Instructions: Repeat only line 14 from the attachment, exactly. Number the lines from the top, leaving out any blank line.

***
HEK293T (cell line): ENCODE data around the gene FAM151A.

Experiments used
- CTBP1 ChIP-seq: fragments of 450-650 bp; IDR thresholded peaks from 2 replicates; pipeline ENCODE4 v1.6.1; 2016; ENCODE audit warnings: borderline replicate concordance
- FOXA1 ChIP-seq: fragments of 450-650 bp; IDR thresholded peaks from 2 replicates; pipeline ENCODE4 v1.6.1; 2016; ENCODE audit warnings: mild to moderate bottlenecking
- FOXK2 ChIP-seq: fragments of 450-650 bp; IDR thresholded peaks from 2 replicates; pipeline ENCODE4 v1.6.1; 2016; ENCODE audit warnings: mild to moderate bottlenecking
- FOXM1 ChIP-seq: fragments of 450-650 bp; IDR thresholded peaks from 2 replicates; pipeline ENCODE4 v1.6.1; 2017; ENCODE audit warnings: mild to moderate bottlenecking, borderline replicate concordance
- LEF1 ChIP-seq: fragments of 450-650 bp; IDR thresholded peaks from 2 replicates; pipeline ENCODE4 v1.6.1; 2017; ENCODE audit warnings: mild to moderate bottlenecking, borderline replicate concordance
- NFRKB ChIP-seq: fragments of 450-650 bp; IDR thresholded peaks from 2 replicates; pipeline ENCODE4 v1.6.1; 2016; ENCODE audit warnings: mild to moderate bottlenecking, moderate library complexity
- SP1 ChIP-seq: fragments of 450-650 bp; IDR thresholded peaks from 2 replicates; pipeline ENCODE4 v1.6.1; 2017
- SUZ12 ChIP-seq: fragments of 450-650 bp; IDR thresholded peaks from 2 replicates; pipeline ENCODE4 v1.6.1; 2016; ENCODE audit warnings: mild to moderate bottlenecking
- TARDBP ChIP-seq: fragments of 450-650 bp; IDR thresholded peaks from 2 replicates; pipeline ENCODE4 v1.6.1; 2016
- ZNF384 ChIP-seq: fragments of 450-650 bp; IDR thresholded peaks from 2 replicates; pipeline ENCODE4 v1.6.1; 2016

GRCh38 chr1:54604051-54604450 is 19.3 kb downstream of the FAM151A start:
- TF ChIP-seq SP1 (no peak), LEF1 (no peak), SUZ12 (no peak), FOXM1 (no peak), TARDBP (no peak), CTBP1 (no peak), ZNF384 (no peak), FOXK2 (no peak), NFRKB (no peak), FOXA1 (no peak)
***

- TF ChIP-seq SP1 (no peak), LEF1 (no peak), SUZ12 (no peak), FOXM1 (no peak), TARDBP (no peak), CTBP1 (no peak), ZNF384 (no peak), FOXK2 (no peak), NFRKB (no peak), FOXA1 (no peak)